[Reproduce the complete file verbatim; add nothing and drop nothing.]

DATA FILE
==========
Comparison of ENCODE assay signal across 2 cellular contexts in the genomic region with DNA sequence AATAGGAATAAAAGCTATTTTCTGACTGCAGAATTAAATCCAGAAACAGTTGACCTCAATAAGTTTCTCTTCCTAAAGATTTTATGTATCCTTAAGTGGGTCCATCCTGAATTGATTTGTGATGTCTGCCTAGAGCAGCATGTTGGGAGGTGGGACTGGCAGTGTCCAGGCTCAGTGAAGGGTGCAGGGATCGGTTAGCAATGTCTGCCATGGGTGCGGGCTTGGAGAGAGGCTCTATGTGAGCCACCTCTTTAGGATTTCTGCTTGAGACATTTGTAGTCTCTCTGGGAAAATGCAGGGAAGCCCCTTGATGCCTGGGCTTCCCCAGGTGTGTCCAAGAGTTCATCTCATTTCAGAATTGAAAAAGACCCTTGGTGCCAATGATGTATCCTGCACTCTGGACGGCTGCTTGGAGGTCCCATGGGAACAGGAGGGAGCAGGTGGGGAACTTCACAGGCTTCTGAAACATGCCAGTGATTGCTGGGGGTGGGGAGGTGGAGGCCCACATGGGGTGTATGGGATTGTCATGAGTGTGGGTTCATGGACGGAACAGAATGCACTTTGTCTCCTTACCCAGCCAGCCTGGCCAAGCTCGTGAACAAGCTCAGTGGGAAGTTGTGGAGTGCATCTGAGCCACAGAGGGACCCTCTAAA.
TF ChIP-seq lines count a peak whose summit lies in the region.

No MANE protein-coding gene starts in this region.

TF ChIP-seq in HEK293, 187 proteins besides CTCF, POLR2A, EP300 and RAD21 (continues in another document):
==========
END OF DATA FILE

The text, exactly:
Comparison of ENCODE assay signal across 2 cellular contexts in the genomic region with DNA sequence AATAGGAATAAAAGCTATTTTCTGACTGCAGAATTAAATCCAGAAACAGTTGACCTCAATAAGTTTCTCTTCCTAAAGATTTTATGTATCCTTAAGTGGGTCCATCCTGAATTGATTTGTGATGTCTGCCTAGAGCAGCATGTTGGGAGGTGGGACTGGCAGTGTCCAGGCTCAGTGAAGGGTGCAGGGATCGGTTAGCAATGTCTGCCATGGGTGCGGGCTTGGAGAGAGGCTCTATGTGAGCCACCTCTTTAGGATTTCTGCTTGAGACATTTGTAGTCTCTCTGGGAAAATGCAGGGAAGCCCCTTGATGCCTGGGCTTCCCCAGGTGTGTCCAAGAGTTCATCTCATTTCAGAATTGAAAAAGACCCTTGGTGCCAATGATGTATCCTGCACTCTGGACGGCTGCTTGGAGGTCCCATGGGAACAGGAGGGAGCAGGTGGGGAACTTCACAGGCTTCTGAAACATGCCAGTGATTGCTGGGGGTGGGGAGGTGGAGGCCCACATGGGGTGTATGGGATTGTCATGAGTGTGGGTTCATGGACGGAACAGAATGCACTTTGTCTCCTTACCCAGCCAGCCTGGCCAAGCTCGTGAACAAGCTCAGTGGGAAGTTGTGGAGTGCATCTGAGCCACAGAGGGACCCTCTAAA.
TF ChIP-seq lines count a peak whose summit lies in the region.

No MANE protein-coding gene starts in this region.

TF ChIP-seq in HEK293, 187 proteins besides CTCF, POLR2A, EP300 and RAD21 (continues in another document):